An outbreak — featuring three virulent strains of influenza — that has plagued northern Alabama this winter is apparently moving swiftly into the state’s coastal area, including Atmore and Escambia County.
Although public health officials have not formally announced a direct connection, an Atmore woman who died this week is believed to have succumbed from the effects of the flu or a flu-like illness.
Diane Rabb, 55, who worked at Atmore’s Walmart, died suddenly after having apparently ridden the illness out. Some of her co-workers are sure that her passing was a result of her bout with influenza.
“She had been out of work with the flu, and she came back to work last week,” said an employee of the local retail outlet. “She thought she was over it and came back to work, but she started getting sick during her shift, and it got so bad we had to help her out of the store. She died the next day.”
According to the U.S. Centers for Disease Control and Prevention, Alabama is one of four states in which influenza has become a major concern. The others are Georgia, Oklahoma and Arizona. Alabama Gov. Kay Ivey issued a state of emergency declaration last week in the wake of the increase in flu or flu-related illnesses.
Doug Tanner, president of Atmore Community Hospital, confirmed this week that the facility has seen an increase in patients who exhibit flu and flu-like illnesses, especially in the hospital’s emergency department.
“We’ve seen a significant uptick in patients who test positive for flu since some time in December,” Tanner said. “Our emergency department doctors saw 66 patients yesterday (January 22), and a majority of them had flu or flu-like symptoms. We have patient safety huddles every morning, and our lab personnel have reported an increase in patients who test positive for flu.”
The hospital official said most, but not all, of those patients have been treated by ED staff and sent home to recuperate.
“We’ve admitted a few patients with the flu, a couple here and there, but it’s not a predominant problem,” he reported, pointing out that ACH’s walk-in clinic has seen an even higher incidence.
“Typically, our walk-in clinic sees about 19 to 21 patients a day,” he explained. “Yesterday (January 22), they saw 47. There’s certainly a lot of sickness going around.”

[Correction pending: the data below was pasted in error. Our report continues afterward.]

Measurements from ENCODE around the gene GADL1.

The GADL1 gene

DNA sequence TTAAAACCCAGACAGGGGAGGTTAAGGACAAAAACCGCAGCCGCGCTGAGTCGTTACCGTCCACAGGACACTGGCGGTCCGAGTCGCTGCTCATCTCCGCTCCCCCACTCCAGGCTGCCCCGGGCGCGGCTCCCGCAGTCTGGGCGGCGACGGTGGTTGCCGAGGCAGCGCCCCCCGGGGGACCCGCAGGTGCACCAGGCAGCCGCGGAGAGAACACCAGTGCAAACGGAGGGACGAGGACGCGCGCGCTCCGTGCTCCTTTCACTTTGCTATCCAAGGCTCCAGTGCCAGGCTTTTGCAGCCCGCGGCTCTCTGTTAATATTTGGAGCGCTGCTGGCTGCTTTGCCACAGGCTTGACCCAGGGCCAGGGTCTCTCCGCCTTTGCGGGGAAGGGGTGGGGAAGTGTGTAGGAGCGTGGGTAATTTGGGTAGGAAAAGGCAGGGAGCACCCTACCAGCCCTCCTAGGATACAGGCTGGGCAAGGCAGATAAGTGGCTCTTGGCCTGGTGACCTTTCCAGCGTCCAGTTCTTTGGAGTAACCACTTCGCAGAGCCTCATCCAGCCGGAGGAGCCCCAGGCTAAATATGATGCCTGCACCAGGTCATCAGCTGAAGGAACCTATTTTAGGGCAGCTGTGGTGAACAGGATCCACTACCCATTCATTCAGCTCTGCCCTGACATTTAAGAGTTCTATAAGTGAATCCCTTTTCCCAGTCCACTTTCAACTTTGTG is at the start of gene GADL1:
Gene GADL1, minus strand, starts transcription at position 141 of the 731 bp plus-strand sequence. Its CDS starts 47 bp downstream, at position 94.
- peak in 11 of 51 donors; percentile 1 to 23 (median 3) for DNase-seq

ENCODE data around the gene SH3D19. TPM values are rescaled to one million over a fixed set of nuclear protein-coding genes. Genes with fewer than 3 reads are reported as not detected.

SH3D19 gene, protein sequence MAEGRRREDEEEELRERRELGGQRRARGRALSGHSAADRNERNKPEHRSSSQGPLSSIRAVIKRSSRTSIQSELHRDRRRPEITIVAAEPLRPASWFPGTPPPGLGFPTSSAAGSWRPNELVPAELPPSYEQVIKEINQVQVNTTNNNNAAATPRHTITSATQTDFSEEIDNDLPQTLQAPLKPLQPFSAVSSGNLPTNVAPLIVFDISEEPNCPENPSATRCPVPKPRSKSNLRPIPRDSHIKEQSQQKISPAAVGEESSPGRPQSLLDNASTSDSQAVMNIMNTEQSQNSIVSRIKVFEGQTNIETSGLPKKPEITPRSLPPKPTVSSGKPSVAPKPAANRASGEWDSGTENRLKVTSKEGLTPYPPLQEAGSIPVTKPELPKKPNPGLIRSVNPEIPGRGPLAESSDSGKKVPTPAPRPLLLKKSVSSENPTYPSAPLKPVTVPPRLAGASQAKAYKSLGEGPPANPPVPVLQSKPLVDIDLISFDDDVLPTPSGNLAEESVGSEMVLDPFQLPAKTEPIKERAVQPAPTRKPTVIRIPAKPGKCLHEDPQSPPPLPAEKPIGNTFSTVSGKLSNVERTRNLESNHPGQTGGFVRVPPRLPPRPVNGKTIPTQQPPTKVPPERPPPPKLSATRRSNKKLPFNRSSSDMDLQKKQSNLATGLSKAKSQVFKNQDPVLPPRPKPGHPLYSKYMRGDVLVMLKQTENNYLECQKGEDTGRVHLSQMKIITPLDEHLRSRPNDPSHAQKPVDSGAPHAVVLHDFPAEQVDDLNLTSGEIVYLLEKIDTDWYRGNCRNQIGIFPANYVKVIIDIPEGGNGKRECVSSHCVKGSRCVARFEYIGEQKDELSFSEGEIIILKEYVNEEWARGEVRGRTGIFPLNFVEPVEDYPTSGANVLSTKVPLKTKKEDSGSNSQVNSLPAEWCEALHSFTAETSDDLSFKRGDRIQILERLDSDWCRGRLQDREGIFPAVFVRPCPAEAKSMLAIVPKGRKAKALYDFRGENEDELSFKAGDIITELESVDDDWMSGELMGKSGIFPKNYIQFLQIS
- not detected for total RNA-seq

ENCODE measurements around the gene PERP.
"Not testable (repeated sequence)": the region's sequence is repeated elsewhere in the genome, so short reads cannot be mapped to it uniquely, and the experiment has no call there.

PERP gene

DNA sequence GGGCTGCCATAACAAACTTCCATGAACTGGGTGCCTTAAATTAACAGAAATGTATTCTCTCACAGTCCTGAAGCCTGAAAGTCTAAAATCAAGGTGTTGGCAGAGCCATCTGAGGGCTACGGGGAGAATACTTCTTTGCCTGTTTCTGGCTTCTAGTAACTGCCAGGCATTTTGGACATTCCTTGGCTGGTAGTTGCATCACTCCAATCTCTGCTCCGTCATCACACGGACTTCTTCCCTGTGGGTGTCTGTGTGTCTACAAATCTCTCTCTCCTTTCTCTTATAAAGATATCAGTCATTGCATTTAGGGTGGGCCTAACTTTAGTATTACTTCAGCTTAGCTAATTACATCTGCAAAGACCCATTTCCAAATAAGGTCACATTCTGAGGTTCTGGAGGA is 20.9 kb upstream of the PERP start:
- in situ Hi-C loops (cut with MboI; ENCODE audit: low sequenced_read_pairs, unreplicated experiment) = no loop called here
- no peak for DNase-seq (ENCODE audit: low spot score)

One of the hospital’s biggest concerns is preventing the spread of influenza and other respiratory ailments to the patients who are hospitalized with other medical problems.
“We’re asking people to be prudent about limiting their visitations,” he said. “We don’t want our patients or our staff catching the flu from visitors. We have a lot of people here who are sick with other illnesses; the last thing they need is to catch the flu or a respiratory illness on top of that.”
He added that maintaining good personal hygiene habits can help lessen the rate of flu cases.
“The best thing to do,” he said, “is wash your hands, wash your hands, wash your hands. People need to be smart about personal hygiene.”
Other measures of fighting the malady include getting a flu shot; staying home if you have a fever; covering your cough and sneeze; cleaning and disinfecting, and learning home care.
For most healthy adults, recovery from the flu takes one to two weeks, but complications such as pneumonia can send some patients to the hospital. Children younger than 5 years old, pregnant women and seniors age 65 or older have the highest level of risk.
Alabama public health officials, who say the outbreak is a major seasonal flu situation, not a pandemic flu situation, report that much of the state’s flu activity has occurred north of Birmingham and in the Tuscaloosa, Anniston and Gadsden areas. But the illness, which has not come close to running its course, is now being reported in nearly every county.
ADPH’s Dr. Karen Landers said in an interview with AL.com that flu activity is rapidly spreading to the rest of the state and will continue to do so over the coming weeks.
“We haven’t seen all we’re going to see yet,” she said. “We can still see influenza as late as March.”
Dr. Scott Harris, Alabama’s acting state health officer, said Friday he couldn’t speculate on how soon the situation would improve.
“We’re hoping it’s peaking,” he said of the outbreak. “But you never really know.”